Substantial Improvement / Damage to Properties

The NFIP requires that a damaged structure to meet the same construction requirements as a new building if the cost of reconstruction, rehabilitation, addition, or other improvements to a building equals or exceeds 50% of the building's market value. Any new construction or substantial improvement must meet the requirements of §205-158. Substantial improvement is defined as "any reconstruction, rehabilitation, addition, or other improvement of a structure, the cost of which equals or exceeds 50% of the market value of the structure before "start of construction" of the improvement."

Residential Properties


For residential properties, this means that the lowest floor (including the basement) must be elevated one foot above the base flood elevation. For nonresidential properties, this means that the lowest floor (including the basement) must be elevated one foot above the base flood elevation or it shall be flood-proofed so that the structure is watertight with walls substantially impermeable to the passage of water and has structural components that have the capacity of resisting hydrostatic and hydrodynamic loads and the effect of buoyancy. Additionally, §205-161B-C provides that residential and nonresidential uses located in the floodway cannot be reconstructed if the reconstruction cost exceeds 50% of the market value prior to the damage occurring. These provisions are enforced at the time of application for a Floodplain Development Permit, which is required prior to approval of a building permit.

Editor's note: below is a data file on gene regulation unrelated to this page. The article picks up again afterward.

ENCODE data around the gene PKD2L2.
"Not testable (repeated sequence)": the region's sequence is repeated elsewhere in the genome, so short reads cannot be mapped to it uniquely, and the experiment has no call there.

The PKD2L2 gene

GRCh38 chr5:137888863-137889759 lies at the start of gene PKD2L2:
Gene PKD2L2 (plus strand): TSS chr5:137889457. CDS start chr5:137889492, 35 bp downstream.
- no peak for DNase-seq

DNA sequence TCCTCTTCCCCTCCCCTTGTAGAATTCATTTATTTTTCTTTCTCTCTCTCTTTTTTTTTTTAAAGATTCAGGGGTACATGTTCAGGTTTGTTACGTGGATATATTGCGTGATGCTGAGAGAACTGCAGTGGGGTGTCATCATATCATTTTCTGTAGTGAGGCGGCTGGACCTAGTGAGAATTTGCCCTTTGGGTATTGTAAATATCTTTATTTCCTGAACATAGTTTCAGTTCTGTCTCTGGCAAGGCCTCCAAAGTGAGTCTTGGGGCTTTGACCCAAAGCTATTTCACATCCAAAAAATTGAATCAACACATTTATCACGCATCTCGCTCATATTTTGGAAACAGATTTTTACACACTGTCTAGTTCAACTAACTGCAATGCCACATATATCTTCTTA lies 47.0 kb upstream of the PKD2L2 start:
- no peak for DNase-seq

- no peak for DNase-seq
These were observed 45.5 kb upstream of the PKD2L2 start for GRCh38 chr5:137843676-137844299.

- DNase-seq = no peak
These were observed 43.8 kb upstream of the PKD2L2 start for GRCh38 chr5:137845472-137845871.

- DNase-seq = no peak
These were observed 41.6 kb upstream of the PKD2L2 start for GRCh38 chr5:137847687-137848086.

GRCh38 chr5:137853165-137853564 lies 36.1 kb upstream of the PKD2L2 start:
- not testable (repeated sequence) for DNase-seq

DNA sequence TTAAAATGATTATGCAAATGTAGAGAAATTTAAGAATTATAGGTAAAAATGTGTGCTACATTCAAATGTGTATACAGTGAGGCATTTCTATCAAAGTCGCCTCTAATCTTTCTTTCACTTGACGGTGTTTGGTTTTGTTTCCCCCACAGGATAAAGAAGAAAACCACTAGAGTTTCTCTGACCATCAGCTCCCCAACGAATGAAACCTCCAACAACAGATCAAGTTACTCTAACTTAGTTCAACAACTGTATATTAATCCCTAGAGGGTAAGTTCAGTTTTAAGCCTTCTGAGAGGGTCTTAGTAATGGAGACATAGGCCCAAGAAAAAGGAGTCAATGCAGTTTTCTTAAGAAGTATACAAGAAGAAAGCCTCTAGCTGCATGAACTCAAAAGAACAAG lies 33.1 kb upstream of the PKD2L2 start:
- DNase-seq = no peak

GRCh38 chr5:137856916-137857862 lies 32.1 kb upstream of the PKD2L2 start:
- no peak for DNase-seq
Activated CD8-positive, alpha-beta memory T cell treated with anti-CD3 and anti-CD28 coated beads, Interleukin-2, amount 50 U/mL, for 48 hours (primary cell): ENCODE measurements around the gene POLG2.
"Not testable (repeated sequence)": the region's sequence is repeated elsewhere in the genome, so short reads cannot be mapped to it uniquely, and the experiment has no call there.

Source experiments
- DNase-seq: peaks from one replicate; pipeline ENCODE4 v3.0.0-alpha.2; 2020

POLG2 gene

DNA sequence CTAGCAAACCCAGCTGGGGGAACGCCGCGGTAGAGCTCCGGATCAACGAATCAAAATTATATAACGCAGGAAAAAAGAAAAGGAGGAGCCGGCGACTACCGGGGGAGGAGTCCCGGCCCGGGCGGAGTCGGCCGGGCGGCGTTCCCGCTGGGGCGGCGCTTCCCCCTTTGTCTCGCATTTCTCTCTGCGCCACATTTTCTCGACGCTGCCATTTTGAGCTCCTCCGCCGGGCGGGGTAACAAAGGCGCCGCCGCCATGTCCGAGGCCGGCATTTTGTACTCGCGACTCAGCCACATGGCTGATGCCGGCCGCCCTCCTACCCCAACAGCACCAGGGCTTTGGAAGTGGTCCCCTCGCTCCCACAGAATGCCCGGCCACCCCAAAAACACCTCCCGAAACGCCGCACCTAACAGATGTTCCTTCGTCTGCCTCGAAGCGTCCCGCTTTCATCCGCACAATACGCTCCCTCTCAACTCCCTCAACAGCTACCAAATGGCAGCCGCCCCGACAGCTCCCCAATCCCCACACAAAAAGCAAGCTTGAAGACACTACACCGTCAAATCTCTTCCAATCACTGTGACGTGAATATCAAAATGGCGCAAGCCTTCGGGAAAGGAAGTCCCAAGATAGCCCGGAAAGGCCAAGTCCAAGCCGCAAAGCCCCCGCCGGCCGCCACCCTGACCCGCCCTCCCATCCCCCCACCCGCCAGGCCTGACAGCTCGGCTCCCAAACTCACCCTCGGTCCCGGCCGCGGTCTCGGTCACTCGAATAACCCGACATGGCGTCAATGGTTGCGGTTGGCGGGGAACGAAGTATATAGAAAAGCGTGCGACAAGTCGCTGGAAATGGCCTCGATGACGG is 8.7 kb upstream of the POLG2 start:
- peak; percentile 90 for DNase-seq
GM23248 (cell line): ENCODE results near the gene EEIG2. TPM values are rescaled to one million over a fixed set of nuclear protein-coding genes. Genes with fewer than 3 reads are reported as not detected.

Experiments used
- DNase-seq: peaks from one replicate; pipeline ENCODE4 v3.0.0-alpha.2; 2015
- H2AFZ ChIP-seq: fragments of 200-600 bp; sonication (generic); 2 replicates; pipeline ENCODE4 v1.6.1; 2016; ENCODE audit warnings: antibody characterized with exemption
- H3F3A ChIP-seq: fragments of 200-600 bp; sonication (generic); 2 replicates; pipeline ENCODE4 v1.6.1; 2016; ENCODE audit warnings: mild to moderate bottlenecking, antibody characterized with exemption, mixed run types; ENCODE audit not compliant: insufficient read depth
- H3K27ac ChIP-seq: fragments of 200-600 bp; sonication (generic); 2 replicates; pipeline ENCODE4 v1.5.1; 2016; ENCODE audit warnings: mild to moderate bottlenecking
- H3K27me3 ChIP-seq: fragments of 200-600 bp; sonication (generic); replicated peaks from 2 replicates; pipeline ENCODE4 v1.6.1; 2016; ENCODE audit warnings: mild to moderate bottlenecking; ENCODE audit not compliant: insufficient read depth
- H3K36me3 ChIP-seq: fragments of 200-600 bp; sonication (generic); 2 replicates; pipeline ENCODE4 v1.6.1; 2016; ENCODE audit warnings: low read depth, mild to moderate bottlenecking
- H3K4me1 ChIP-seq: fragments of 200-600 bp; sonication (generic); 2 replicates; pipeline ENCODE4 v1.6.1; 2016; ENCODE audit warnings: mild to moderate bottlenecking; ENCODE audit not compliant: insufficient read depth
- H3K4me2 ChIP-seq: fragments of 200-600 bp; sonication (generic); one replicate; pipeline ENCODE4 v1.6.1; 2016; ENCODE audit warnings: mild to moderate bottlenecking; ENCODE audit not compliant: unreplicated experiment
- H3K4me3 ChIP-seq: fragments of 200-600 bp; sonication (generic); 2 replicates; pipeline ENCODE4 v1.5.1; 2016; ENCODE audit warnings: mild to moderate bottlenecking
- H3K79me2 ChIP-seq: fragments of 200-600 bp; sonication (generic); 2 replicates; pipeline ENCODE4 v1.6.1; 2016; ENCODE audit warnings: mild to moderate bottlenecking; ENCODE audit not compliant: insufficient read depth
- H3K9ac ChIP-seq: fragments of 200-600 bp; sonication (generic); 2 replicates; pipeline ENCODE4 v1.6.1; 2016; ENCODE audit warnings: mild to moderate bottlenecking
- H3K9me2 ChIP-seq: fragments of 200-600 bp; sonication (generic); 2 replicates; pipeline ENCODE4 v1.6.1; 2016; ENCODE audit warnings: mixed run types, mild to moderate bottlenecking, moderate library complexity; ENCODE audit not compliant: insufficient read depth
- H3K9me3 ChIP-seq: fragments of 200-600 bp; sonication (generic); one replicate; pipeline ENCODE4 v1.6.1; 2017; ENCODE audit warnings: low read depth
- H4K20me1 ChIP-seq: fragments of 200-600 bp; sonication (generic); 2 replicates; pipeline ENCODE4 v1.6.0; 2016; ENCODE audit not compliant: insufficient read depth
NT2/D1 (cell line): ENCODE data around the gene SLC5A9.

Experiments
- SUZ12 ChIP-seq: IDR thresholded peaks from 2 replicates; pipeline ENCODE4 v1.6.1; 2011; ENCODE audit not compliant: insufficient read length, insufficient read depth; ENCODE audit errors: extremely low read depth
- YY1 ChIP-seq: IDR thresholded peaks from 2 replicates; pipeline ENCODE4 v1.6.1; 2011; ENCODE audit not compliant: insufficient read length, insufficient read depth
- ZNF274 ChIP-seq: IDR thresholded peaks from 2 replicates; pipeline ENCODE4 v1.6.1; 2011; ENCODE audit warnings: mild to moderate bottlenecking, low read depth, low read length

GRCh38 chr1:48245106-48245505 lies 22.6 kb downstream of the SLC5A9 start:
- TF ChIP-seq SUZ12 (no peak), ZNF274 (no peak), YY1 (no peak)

For additional information on FEMA's requirements, visit the website.